Let’s fall in love with music
The driving force of our livings
The only international language
Divine glory, the expression
The knees bow, the tongue confesses
The lord of lords, the king of kings
– Mother Love Bone

In keeping with this, we find that the interest inspired by philosophical and also religious systems has its strongest and essential point absolutely in the dogma of some future existence after death. Although the latter systems seem to make the existence of their gods the main point, and to defend this most strenuously, at bottom this is only because they have tied up their teaching on immortality therewith, and regard the one as inseparable from the other; this alone is really of importance to them. For if we could guarantee their dogma of immortality to them in some other way, the lively ardour for their gods would at once cool; and it would make way for almost complete indifference if, conversely, the absolute impossibility of any immortality were demonstrated to them. For interest in the existence of the gods would vanish with the hope of a closer acquaintance with them, down to what residue might be bound up with their possible influence on the events of the present life. But if continued existence after death could also be proved to be incompatible with the existence of gods, because, let us, say, it presupposed originality of mode of existence, they would soon sacrifice these gods to their own immortality and be eager for atheism. The fact that the really materialistic as well as the absolutely sceptical systems have never been able to obtain a general or lasting influence is attributable to the same reason.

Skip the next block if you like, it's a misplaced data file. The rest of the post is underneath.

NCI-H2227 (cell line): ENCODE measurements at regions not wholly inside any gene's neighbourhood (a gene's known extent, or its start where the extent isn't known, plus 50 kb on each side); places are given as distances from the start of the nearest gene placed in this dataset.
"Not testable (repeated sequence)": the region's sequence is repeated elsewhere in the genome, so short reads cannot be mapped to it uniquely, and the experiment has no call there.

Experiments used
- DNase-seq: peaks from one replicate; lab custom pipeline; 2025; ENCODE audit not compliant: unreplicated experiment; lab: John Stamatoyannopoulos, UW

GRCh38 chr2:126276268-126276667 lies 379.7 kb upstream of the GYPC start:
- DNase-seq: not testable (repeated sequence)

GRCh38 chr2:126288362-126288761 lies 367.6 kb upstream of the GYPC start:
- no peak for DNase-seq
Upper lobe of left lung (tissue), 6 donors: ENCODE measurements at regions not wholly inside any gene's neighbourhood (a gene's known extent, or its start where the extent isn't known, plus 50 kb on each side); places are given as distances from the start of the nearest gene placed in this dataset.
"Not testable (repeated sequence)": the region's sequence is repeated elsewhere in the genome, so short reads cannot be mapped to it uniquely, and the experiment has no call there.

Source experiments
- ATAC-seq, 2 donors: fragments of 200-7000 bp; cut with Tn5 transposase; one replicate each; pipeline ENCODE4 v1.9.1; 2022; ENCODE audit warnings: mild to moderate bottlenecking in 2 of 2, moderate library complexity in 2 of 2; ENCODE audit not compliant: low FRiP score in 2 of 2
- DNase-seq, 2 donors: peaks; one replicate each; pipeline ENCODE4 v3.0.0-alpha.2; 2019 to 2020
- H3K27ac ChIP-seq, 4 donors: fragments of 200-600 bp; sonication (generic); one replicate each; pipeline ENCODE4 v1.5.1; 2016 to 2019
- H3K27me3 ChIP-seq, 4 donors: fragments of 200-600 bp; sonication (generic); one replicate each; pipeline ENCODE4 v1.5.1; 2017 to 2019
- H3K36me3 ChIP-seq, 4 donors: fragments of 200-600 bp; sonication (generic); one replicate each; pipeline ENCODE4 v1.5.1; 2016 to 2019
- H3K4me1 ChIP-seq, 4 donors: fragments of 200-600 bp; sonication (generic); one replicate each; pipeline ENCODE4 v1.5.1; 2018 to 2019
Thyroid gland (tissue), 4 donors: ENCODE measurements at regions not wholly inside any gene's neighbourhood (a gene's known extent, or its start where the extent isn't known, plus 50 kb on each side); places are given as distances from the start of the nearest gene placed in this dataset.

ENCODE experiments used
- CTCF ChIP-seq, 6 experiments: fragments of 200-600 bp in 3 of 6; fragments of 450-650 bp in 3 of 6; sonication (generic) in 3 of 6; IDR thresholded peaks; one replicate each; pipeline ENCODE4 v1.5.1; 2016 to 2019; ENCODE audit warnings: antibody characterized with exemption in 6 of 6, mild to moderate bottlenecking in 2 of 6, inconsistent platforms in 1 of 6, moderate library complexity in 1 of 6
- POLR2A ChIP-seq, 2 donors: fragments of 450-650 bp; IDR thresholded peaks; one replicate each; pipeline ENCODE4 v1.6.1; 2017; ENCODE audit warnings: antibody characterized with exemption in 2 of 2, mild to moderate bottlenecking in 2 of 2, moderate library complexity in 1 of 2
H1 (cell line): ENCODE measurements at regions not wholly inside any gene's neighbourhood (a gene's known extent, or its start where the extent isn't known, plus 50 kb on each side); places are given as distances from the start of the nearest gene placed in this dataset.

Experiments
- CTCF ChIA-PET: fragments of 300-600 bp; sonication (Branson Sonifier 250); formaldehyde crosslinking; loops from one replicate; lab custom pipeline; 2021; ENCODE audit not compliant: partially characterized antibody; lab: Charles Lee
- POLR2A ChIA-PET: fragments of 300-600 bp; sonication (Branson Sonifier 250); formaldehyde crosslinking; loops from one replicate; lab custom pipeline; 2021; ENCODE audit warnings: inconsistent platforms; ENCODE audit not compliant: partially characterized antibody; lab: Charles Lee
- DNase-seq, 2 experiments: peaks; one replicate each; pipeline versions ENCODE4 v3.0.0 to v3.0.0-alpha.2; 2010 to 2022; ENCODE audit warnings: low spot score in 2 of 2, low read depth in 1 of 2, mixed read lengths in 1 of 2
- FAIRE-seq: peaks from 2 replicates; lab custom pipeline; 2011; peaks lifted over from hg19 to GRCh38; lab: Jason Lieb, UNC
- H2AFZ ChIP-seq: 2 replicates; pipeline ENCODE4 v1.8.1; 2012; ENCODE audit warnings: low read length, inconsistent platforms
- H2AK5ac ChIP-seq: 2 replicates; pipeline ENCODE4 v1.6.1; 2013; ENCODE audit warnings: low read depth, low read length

The early Christians were, ironically enough, called atheists by the Romans because they refused to recognize the state gods. In somewhat the same way, I call myself an atheist because, as far as the common conception of God in my culture is concerned, I am. I don’t believe in any sort of personal god, which, as I keep asserting, is the only kind anyone is really interested in, and I myself am not interested in a god that has to be defined out of existence to be kept away from the prying eyes and grasping hands of science. But it’s always worth repeating, I think, that I don’t even consider the existence of God or the lack thereof to be all that important. It’s fun to argue about, in a mental exercise, intellectual sparring sort of way, but as the man just said, the only reason anyone even cares is because their ideas about personal immortality are all caught up in it. I’m not aware of any cultures that worship anything like the omniscient, omnipotent, omnibenevolent Christian God without a corresponding belief in personal immortality (though perhaps I should check with Pascal Boyer again and see if I forgot some), but some schools of Buddhism have managed to hold a belief in personal identity surviving physical death without any deity being involved. The thought of death, the knowledge of its inevitability, gives us all pause at the least, if it doesn’t inspire outright fear. We want to believe that it’s not really the end for us. Everything else flows from that. In keeping with that, I feel that disbelief in the “self” is far more radical than mere atheism, and more relevant to the heart of religious belief. If you’re not going to experience any reality except life in this world, and the most God is ever going to bother revealing about himself is vague images to thrill superstitious old ladies in the form of a stain on the wall, a burnt section of their waffles, or writing on a cat, then all that existential angst disappears in a puff, and all the tons of paper wasted on tortured attempts at theodicy can be used to start fires in cold weather.